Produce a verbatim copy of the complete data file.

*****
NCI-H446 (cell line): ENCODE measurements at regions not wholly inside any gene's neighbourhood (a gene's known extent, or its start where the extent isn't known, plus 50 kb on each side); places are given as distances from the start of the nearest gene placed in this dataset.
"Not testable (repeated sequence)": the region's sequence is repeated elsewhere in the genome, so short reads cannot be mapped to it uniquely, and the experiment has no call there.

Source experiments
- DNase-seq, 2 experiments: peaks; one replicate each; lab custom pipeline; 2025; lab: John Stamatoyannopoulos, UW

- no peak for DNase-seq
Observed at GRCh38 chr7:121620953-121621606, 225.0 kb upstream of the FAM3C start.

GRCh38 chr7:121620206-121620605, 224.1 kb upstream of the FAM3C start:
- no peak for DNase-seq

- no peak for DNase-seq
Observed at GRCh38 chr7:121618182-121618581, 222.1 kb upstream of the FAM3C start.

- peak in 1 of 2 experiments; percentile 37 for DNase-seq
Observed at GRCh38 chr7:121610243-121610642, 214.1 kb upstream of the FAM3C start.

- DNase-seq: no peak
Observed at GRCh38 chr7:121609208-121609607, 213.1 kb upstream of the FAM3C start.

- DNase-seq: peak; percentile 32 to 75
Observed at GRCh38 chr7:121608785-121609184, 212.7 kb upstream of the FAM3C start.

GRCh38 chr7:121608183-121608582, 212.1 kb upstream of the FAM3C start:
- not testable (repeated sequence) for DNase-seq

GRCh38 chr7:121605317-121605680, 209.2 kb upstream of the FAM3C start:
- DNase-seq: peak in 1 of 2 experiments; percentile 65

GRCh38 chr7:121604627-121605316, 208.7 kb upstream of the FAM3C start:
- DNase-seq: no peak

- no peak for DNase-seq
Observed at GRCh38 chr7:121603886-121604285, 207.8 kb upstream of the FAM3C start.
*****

NCI-H446 (cell line): ENCODE measurements at regions not wholly inside any gene's neighbourhood (a gene's known extent, or its start where the extent isn't known, plus 50 kb on each side); places are given as distances from the start of the nearest gene placed in this dataset.
"Not testable (repeated sequence)": the region's sequence is repeated elsewhere in the genome, so short reads cannot be mapped to it uniquely, and the experiment has no call there.

Source experiments
- DNase-seq, 2 experiments: peaks; one replicate each; lab custom pipeline; 2025; lab: John Stamatoyannopoulos, UW

- no peak for DNase-seq
Observed at GRCh38 chr7:121620953-121621606, 225.0 kb upstream of the FAM3C start.

GRCh38 chr7:121620206-121620605, 224.1 kb upstream of the FAM3C start:
- no peak for DNase-seq

- no peak for DNase-seq
Observed at GRCh38 chr7:121618182-121618581, 222.1 kb upstream of the FAM3C start.

- peak in 1 of 2 experiments; percentile 37 for DNase-seq
Observed at GRCh38 chr7:121610243-121610642, 214.1 kb upstream of the FAM3C start.

- DNase-seq: no peak
Observed at GRCh38 chr7:121609208-121609607, 213.1 kb upstream of the FAM3C start.

- DNase-seq: peak; percentile 32 to 75
Observed at GRCh38 chr7:121608785-121609184, 212.7 kb upstream of the FAM3C start.

GRCh38 chr7:121608183-121608582, 212.1 kb upstream of the FAM3C start:
- not testable (repeated sequence) for DNase-seq

GRCh38 chr7:121605317-121605680, 209.2 kb upstream of the FAM3C start:
- DNase-seq: peak in 1 of 2 experiments; percentile 65

GRCh38 chr7:121604627-121605316, 208.7 kb upstream of the FAM3C start:
- DNase-seq: no peak

- no peak for DNase-seq
Observed at GRCh38 chr7:121603886-121604285, 207.8 kb upstream of the FAM3C start.